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Massage Therapy: The Unlikely Profession


I've been fascinated watching videos of primates grooming each other lately. I even watched a macaque monkey give a human woman a scalp massage, ostensibly searching for bugs. And while I’ve also been known to give a good scalp massage, it’s unlikely you’ll find me looking for bugs on the skin of my clients. Let’s hope. This recent obsession with primate grooming came after I was working out the kinks in my client's lower leg and I observed the tranquil expression on her face as she lay, eyes closed, on the massage table. So there I am, rubbing the feet of a woman who I just met at my home office while she lay motionless, vulnerable, possibly asleep, on a table. And I wonder to myself, “What is this? What am I doing? Yes I know she came to see me for chronic headaches and tension, but why me? Why like this?” I further reflected on what a unique service I am providing. People come to see me monthly, sometimes weekly, for me to do this. It’s a bit strange when you really think about it. Then I remembered a phrase uttered by Canadian physiotherapist and author, Diane Jacobs: human primate social groomer.


Grooming is a vital part of the life of many animals. It’s been observed that grooming establishes strong relational bonds, builds companionship, provides a means of reconciliation, and most notably - reduces stress. During grooming, a chimpanzee will remove dirt, bugs, and other debris from another chimp’s hair. This may take a few minutes or even a few hours. But it’s not just about getting clean. In fact, this behavior is known as social grooming. It’s also part of how certain animals, especially primates, designate where everyone exists on the social strata as well as maintain strong bonds among friends and family members. As I move and manipulate my clients’ arms and apply pressure to various parts of their body, it reminds me of how I’ve watched a primate dance around another reposing member of their troop and arrange his limbs to gain access to specific parts of their body to touch and groom.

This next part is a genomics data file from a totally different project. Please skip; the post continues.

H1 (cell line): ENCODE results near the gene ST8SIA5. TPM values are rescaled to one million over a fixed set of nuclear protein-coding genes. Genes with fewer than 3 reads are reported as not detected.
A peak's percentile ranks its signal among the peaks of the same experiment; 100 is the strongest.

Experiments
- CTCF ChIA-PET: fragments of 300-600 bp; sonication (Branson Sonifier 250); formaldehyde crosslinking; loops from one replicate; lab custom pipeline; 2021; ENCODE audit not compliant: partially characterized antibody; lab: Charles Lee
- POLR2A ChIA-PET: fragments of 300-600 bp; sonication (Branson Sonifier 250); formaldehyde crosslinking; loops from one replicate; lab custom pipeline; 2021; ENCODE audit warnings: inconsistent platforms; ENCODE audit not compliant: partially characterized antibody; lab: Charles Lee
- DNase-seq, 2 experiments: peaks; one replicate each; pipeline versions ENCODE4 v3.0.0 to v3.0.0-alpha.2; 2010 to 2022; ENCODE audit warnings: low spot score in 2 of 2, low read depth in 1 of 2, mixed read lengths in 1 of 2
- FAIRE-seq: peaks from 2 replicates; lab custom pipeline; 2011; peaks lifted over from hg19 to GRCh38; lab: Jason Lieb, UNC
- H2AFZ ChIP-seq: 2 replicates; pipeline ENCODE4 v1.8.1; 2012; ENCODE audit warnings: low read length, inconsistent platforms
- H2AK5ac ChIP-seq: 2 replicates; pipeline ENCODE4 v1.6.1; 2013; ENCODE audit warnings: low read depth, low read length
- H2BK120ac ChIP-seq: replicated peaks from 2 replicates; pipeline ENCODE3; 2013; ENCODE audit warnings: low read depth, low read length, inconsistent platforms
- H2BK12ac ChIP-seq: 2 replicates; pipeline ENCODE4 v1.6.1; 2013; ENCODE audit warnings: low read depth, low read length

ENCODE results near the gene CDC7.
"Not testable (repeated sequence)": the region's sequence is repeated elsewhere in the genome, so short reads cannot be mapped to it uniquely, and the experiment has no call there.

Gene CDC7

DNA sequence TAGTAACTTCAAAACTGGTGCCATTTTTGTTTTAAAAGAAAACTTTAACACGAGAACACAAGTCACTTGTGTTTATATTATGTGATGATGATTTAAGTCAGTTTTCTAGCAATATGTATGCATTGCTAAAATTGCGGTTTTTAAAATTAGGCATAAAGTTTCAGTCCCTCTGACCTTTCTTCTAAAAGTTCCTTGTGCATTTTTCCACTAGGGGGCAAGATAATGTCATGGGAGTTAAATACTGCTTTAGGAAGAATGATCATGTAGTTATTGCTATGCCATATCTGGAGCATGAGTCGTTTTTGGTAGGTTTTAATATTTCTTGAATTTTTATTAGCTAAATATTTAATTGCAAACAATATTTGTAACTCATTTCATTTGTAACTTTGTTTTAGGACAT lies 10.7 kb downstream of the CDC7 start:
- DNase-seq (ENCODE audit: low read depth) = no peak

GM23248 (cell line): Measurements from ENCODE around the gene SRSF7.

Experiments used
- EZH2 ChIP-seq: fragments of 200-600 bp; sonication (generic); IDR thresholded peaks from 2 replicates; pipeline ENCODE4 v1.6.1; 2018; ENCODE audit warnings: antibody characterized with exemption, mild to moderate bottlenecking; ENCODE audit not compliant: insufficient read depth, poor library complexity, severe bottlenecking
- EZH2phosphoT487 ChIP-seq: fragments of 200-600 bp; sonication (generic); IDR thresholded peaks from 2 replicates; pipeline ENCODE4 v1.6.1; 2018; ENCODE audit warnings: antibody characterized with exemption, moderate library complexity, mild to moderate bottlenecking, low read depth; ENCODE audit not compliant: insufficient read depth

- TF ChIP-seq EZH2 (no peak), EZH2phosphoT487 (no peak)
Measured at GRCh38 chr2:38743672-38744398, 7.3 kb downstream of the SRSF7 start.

Particularly of note is how social grooming provides a psychological benefit.  In one study, researchers observed that chimpanzees who were groomed by their peers exhibited reduced stress levels and improved mood. This suggests that grooming may be a way for the animals to release tension and promote relaxation. Herein lies the connection with massage therapy and its widely-touted perk of stress-reduction. As I’ve said at other times in my writing, skin is jam-packed with receptors that directly interact and modulate the central nervous system. I believe there’s no better way to affect a person’s nervous system than through physical contact, which would include social grooming among many species of animals.